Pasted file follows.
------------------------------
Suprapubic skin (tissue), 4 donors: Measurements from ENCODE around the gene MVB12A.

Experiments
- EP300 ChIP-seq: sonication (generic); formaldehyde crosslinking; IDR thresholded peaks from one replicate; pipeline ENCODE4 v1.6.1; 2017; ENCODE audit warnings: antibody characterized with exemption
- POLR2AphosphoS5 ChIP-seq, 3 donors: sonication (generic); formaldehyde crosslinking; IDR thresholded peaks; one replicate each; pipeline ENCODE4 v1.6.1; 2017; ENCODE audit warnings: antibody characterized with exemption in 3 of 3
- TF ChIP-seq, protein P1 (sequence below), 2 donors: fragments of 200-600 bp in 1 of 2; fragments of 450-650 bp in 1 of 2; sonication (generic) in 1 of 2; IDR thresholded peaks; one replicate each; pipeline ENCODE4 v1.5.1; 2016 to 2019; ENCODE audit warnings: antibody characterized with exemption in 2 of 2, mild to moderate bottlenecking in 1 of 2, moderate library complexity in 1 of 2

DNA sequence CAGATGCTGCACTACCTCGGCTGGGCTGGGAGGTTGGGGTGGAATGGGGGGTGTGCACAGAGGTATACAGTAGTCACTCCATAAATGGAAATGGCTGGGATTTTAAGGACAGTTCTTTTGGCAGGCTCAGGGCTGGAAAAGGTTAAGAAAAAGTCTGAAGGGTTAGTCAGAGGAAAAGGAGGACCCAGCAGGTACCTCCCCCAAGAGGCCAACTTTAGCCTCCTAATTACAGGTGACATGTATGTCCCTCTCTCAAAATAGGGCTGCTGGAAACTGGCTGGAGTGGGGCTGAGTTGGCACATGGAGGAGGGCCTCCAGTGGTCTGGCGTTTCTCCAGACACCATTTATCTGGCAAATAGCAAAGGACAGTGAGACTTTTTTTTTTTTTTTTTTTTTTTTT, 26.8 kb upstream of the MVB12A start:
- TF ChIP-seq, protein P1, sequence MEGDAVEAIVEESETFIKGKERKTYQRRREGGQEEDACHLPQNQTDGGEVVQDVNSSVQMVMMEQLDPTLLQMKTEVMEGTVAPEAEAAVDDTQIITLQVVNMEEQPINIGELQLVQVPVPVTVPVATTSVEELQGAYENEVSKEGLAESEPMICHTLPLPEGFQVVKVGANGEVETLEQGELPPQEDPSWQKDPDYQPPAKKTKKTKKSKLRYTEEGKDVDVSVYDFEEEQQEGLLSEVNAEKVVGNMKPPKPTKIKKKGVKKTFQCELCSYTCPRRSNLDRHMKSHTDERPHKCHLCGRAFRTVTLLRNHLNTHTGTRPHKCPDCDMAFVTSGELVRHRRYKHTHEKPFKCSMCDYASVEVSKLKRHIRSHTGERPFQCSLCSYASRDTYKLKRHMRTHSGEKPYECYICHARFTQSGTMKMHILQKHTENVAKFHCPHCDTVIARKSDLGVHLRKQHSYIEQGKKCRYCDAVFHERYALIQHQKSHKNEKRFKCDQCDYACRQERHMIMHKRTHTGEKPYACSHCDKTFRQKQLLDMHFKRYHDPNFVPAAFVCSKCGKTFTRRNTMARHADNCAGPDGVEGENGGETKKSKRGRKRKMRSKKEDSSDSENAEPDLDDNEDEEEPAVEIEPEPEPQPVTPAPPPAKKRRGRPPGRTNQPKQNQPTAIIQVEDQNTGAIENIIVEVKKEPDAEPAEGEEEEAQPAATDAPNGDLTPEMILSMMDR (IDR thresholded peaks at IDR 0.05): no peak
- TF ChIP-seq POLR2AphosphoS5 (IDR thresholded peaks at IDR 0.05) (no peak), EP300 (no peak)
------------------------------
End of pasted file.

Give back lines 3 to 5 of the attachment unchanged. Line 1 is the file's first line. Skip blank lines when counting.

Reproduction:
- EP300 ChIP-seq: sonication (generic); formaldehyde crosslinking; IDR thresholded peaks from one replicate; pipeline ENCODE4 v1.6.1; 2017; ENCODE audit warnings: antibody characterized with exemption
- POLR2AphosphoS5 ChIP-seq, 3 donors: sonication (generic); formaldehyde crosslinking; IDR thresholded peaks; one replicate each; pipeline ENCODE4 v1.6.1; 2017; ENCODE audit warnings: antibody characterized with exemption in 3 of 3
- TF ChIP-seq, protein P1 (sequence below), 2 donors: fragments of 200-600 bp in 1 of 2; fragments of 450-650 bp in 1 of 2; sonication (generic) in 1 of 2; IDR thresholded peaks; one replicate each; pipeline ENCODE4 v1.5.1; 2016 to 2019; ENCODE audit warnings: antibody characterized with exemption in 2 of 2, mild to moderate bottlenecking in 1 of 2, moderate library complexity in 1 of 2